Tapia would be wise to officially retire. Now at 23-5, he’s lost four straight (two by stoppage). Should he continue fighting, it likely won’t be under the banner of Golden Boy Promotions. In a truly macabre irony, Rosado’s win gives him the mantle of Golden Boy’s goto veteran for the meat-grinder, meaning the name opponent for its fledgling prospects, and potentially a stay-busy future opponent for its big-punching stars in Canelo or David Lemieux (who stopped Rosado in 2014).

Last night’s win snaps Rosado’s two-fight losing streak (Willie Monroe Jr., Martin Murray) and improves his record to 24-11.


Jermell Charlo told Erickson Lubin that he wasn’t ready. It would take the WBC super welterweight title-holder less than three minutes to make those words true as he scored a shocking one-punch KO.

What looked to be a feel-out round with each fighter probing jabs evaporated when the southpaw Lubin ducked a jab and ran blindly into a right uppercut. The shot crumpled Lubin sideways on the canvas, where the former Prospect of the Year convulsed rigidly in an unsettling, arms-outstretched pose. The referee killed the count midway to give Charlo the second successful defense of his title.


There was a little drama afterward with Jermell claiming someone ringside threw a chair at his twin brother Jermall. In an emotionally-charged scene that resembled the aftermath of Jermall’s KO win over Julian Williams, Jermell yelled into the mic about taking on all comers and how Lubin was not in his league.

There are those who will be turned off by the Charlo’s “sore winner” antics. I’m not because it’s clear they take the prefight hype personally to fuel their fire inside the ring. You can’t argue with the results — both brothers are knocking out all comers, including wiping out fellow young guns that most observers predicted would give them tough fights (J-Rock, Lubin).

Like it or not, the Charlos are legit and a danger to any fighter competing from 154-160. You’ve been warned.

As for Lubin, this crushing defeat will start raising more questions about how the PBC has moved their prospects. For all his natural talent, Lubin didn’t have any competition to prepare him for a champion like Charlo. Not even a decent gatekeeper on the level of a Gabe Rosado or Vanes Martirosyan. He’s still young and probably more embarrassed than sustaining any significant physical damage, but you never know the psychological effects of that first defeat on a fighter.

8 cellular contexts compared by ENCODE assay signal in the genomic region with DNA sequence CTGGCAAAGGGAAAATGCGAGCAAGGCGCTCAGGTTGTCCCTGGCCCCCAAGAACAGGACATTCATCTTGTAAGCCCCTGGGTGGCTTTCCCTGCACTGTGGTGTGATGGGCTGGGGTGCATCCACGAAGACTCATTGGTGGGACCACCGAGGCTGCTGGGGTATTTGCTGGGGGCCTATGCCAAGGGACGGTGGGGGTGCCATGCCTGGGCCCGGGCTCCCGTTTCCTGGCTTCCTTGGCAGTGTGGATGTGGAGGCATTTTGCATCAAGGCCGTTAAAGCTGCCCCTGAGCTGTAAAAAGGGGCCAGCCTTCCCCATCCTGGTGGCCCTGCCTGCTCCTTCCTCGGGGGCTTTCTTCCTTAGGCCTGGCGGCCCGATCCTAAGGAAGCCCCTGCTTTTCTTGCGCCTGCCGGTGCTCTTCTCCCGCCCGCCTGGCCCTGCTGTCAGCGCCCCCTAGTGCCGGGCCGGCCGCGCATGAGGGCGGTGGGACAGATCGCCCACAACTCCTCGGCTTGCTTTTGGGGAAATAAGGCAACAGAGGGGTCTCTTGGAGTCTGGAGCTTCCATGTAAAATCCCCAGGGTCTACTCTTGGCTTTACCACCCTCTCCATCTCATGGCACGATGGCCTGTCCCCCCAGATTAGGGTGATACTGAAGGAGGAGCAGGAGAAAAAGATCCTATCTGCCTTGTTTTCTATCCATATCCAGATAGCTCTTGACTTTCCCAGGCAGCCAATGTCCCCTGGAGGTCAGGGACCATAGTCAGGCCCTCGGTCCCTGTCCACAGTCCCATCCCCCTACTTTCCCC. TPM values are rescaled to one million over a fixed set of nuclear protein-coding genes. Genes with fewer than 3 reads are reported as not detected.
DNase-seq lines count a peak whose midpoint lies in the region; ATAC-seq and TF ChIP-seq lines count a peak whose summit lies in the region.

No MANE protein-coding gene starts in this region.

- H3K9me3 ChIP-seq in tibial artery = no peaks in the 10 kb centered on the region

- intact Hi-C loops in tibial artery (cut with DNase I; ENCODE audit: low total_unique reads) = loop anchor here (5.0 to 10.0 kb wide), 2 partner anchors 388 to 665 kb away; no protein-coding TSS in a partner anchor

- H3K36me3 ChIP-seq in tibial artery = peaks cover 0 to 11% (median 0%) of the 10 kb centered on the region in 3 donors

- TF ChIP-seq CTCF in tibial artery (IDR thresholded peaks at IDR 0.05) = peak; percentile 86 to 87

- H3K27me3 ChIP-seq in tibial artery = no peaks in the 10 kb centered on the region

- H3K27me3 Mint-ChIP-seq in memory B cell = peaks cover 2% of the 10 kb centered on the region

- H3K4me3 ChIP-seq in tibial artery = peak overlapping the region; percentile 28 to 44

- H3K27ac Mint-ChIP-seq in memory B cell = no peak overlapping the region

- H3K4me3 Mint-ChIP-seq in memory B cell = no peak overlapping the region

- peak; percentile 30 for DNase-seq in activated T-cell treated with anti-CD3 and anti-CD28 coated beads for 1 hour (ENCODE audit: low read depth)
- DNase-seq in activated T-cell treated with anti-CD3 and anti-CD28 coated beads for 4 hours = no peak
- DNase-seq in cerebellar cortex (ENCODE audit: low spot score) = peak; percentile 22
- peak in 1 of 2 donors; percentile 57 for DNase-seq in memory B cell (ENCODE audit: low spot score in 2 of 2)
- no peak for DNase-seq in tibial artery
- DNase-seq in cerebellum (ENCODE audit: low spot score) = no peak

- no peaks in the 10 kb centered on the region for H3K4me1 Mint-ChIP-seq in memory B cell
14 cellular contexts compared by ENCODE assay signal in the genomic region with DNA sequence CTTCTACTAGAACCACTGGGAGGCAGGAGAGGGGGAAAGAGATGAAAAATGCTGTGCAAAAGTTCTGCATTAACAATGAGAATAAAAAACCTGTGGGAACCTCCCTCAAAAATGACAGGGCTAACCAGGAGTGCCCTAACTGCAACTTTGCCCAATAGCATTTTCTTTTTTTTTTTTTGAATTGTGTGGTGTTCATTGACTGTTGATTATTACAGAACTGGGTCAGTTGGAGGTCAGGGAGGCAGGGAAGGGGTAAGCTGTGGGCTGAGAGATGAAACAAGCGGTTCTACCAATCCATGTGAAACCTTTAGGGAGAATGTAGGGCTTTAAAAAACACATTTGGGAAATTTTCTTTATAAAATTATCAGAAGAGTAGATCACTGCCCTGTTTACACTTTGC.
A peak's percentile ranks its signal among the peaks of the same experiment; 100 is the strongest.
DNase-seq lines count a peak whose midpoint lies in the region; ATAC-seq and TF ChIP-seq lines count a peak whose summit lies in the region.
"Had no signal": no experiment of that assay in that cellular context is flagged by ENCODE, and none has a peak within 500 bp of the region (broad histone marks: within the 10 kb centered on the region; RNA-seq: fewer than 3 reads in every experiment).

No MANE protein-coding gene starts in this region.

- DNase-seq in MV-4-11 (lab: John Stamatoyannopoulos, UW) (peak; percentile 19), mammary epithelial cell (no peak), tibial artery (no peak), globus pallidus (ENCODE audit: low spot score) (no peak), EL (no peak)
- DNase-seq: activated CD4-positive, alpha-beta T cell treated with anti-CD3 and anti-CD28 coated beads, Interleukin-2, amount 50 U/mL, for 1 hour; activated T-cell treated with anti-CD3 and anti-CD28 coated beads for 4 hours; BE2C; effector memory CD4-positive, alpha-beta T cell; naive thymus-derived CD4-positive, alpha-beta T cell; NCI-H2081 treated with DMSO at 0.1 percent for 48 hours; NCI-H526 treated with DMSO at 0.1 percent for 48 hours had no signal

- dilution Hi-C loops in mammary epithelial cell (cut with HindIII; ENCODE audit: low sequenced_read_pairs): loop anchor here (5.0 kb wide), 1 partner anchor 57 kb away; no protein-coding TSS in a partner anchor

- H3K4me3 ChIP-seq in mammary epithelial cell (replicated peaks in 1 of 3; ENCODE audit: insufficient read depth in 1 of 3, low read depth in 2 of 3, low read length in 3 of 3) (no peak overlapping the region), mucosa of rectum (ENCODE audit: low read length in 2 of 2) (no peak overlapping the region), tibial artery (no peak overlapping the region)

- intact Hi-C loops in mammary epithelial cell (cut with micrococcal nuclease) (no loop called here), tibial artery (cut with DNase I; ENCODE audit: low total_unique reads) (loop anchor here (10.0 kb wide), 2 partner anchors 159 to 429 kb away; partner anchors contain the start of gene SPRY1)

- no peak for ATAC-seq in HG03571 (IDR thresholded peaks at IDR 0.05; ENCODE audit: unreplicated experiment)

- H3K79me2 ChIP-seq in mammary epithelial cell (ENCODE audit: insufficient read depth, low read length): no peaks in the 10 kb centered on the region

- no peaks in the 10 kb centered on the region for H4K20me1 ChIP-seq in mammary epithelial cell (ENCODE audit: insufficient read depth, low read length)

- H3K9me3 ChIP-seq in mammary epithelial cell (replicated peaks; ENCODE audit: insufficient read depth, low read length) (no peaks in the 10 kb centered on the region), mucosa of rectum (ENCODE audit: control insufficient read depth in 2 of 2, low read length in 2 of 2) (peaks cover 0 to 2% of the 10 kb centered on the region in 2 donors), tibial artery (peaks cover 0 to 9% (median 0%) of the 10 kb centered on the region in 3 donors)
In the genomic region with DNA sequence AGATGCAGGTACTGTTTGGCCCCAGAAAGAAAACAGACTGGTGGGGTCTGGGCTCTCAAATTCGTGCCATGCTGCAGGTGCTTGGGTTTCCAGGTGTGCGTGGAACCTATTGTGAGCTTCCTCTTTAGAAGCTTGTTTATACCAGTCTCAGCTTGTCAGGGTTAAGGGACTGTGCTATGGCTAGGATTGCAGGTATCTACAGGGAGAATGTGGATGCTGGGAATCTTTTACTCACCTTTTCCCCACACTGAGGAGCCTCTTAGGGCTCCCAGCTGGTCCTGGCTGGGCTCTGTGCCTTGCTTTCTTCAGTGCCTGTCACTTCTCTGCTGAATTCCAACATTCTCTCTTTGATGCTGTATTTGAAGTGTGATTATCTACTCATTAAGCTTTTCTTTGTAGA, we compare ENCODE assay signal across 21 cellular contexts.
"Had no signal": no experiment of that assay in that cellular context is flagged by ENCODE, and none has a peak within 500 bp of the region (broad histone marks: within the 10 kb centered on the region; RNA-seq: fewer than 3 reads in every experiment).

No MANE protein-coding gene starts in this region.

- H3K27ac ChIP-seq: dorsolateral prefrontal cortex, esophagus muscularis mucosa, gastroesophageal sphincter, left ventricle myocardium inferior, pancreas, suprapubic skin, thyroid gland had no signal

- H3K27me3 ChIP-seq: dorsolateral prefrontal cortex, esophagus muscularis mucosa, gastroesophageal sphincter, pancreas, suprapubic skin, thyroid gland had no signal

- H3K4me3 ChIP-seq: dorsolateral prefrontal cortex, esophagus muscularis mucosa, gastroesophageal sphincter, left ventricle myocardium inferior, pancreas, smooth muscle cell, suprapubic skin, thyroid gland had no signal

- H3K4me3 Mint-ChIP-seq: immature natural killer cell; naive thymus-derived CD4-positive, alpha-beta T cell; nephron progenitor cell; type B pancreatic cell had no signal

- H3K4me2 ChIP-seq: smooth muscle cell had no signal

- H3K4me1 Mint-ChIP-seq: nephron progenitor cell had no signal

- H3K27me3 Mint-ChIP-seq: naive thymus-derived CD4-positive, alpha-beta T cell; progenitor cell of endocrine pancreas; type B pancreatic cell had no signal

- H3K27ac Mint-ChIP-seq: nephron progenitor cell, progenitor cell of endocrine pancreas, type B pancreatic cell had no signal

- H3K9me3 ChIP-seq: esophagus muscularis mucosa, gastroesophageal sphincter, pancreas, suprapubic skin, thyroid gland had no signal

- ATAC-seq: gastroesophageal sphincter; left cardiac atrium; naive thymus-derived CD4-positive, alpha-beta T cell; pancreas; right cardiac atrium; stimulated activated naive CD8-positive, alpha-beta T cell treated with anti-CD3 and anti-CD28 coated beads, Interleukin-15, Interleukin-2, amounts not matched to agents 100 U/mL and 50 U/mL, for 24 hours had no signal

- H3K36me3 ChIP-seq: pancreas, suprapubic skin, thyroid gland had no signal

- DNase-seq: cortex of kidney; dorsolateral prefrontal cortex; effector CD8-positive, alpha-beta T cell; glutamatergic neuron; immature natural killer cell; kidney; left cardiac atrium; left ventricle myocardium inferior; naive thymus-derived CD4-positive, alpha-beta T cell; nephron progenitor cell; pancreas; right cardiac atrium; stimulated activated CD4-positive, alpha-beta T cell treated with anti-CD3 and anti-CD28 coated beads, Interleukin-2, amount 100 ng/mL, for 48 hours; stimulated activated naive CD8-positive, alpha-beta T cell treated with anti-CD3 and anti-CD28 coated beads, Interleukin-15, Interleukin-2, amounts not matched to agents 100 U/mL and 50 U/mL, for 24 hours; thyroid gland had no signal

There’s a lot to unpack from the just-released official trailer for Star Wars: The Last Jedi.

We start with Luke Skywalker beginning his training of Rey and being horrified of the natural ability she possesses. Why? Because it reminds him of the power that was unleashed during the destruction of the last Jedi Academy (committed by Kylo Ren and the First Order). We see images of the temple burning and will likely get flashbacks of the whole incident.

We also see Rey seeming to confront the mysterious General Snoke, and getting the worst of it. Snoke’s voiceover has him marveling over someone’s power, but is it Rey or Kylo’s?

Speaking of Kylo, he has a lot of making up to do after getting bested last movie by a light saber rookie. He looks to be doing that in spades with a space battle sequence that mirrors Luke’s destruction of the first Death Star. However, this time the target appears to be Princess Leia. Will Kylo’s promise to “bury the past” mean killing both his parents?

Finn is well-recovered from his injuries and locked in a duel with General Phasma. This is an intriguing battle for several reasons. One, Finn appears to have progressed from comedic and skittish sidekick to a capable fighter and leader. Second, we get to see how deadly Phasma is in hand to hand combat, which she has to be considering her place in Snoke’s army.

Finally, we have what I believe is misdirection in Kylo appearing to offer his hand to Rey for an alliance. I can’t see them giving that away in a trailer, meaning this is possibly two separate scenes (Kylo in the burning temple and Rey training with Luke or facing Snoke).

All questions get answered on December 15.

[Video] Princess Nokia – “Bart Simpson x Green Line”

Posted: October 9, 2017 by Ismael AbduSalaam in Music News


A day in the life of Princess Nokia can be quite eventful. She navigates school, love and the streets in her double feature visuals for “Bart Simpson” and “Greenline.” You get a strong feel for the innocence and problems of teen life as the eclectic princess endures being a school social outcast and a young woman experimenting sexually. There’s a nice nod to Larry Clark’s Kids movie with Nokia and her fellow young women discussing their sexual history. The second half of the video takes you back in time via Nokia’s fashion and accessory choices (peep the camera they’re using).

These tracks can be found on Nokia’s 1992 Deluxe reissue.